While Joel was touring a horse farm with the conference group, Anne, Grace and Joseph went to Churchill Downs. They unexpectedly witnessed a very exciting event.
A horse arrived in a trailer that identified it as a winner of the Kentucky Derby. It was surrounded by bodyguards. Anne, Grace and Joseph were nearby and were able to take pictures as the 2009 Derby winner was unloaded.
The horse, Mine that Bird, was to be stabled in the museum at Churchill Downs for a few weeks. Promotional materials touted that for the first time the public would be able to get close to a Derby winner.
Suddenly a woman went up to Mine that Bird’s entourage.
She was holding something up in her hand and someone took a picture of it. Anne, Grace and Joseph may have been the only people there who knew what it was.
It was Flat Stanley. He is the main character in a series of children’s books by author Jeff Brown.
Most of us know how hard it can be to get a child in bed. They can be experts in delaying tactics. That was how the author got his inspiration for Flat Stanley.
He was tucking his children in for the night when one of them said he was afraid. It was just another delaying tactic.
There was a bulletin board on the wall over the bed. The child claimed he was afraid the bulletin board would fall on him during the night.
His dad told him that was ridiculous. But then he added that if the bulletin board did fall on him, when he awakened the next morning he would be flat.
The dad and his sons began imagining what life would be like if they were flat. One of the ideas that put the author’s imagination working overtime was that you could go anywhere you wanted to go with little expense.
How? Just fold yourself up, put yourself in an envelope and mail yourself there for the cost of a postage stamp.
Thus was born the idea for what because a series of books beginning with “Flat Stanley.”
Without a doubt, teachers are the most creative people on earth. While their work may not be featured in the world’s finest museums, most children never forgot how their teachers made learning fun.
After reading “Flat Stanley,” one teacher had an idea for what became the “Flat Stanley Project.” The students would make paper Flat Stanleys and mail them.
The recipients would take a picture of Flat Stanley in an interesting place and then mail him and his photo back to the child who had sent it to them.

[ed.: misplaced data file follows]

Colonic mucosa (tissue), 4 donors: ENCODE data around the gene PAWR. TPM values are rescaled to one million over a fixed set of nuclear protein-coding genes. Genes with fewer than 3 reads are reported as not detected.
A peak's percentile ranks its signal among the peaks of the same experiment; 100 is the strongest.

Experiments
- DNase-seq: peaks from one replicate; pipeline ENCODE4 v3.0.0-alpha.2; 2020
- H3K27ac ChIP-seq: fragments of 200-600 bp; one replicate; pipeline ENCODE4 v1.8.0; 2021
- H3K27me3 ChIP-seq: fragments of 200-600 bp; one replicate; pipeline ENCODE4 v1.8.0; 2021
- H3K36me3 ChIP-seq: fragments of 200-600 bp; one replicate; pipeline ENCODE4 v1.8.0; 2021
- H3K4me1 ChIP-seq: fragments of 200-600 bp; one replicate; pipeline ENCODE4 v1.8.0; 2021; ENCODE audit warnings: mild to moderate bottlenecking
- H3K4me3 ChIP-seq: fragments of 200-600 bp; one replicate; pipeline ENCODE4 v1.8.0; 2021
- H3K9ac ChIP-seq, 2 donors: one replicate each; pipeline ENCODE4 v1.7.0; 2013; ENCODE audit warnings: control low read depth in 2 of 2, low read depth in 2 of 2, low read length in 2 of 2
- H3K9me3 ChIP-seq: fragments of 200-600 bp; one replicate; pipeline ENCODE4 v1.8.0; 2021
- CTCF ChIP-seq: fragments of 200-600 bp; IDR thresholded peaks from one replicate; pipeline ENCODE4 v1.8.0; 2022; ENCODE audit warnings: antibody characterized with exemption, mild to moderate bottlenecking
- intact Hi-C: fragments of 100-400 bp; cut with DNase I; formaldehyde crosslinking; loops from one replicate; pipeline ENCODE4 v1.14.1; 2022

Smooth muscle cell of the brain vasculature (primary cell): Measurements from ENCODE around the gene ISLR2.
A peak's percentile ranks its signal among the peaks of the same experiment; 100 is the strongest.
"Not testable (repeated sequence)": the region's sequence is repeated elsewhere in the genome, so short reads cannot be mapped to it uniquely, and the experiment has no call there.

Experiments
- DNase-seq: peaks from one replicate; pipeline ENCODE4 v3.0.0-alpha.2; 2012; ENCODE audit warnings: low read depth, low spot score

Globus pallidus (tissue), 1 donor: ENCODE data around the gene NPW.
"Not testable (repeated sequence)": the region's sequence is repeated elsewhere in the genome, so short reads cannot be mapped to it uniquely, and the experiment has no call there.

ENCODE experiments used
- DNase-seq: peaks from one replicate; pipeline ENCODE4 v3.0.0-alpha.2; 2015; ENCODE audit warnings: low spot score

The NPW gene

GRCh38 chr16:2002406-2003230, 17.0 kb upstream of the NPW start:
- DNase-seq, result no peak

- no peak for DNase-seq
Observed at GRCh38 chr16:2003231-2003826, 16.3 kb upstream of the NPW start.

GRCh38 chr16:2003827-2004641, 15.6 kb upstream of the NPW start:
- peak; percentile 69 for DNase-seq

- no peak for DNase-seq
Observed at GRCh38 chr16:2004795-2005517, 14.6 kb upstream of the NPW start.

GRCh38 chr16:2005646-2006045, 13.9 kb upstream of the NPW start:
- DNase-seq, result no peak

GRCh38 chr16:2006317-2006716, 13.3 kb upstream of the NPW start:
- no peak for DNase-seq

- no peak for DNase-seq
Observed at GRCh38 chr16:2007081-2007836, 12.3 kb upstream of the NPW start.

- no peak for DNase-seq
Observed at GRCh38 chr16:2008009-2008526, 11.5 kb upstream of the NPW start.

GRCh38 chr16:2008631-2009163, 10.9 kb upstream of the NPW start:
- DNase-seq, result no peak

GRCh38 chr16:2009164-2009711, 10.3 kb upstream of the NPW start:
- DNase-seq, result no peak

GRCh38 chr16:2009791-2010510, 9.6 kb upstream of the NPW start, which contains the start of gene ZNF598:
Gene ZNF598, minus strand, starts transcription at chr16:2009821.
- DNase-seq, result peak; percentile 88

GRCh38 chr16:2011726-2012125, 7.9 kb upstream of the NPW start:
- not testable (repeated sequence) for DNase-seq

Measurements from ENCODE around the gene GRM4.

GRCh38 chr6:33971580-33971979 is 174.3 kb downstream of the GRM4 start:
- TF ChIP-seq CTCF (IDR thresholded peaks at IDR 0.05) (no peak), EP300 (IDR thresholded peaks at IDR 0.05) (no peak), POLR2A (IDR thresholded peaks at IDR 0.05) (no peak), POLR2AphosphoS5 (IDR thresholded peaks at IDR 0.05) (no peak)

The lady with the Flat Stanley at Churchill Downs was having his picture taken while Mine That Bird was being unloaded so she could mail it back to the child that had mailed it to her.
I had never heard of him until a few weeks ago. Anne had sent an email to friends and relatives saying that Joseph was doing a Flat Stanley project as a part of his schoolwork this year. Friends and relatives were asked if they would volunteer to help.
Naturally, this grandma was first in line to say, “Count me in.”
Then I began thinking about where I would take Flat Stanley to make his picture when he came to me. Would it be Gibbs Gardens, the Rock Barn, Reinhardt University, the Tellus Museum and Turner Field?
I am afraid Joseph’s Flat Stanley is mailing himself to places he might think are more exotic than Waleska. Personally, I do not understand that.
Anyway, the last I heard he was in Texas. Soon after that, he will be mailing himself to friends in Europe.
The teacher in me never dies. I find myself wishing I had known about Flat Stanley when I was in the classroom. That would have been such a fun way to teach social studies.
When I was teaching for Brenau College, I could have used that in my children’s literature classes, too.
You know, you might be one of those lucky ones who receives a Flat Stanley in your mailbox. You know what to do with it. Take a picture of him and mail him and the picture back to the child who sent him to you.
And remember that while he is at your house, you can have no hiding places. You see, Flat Stanley can slide under every door in the house including the closets.
Marguerite Cline is the former mayor of Waleska.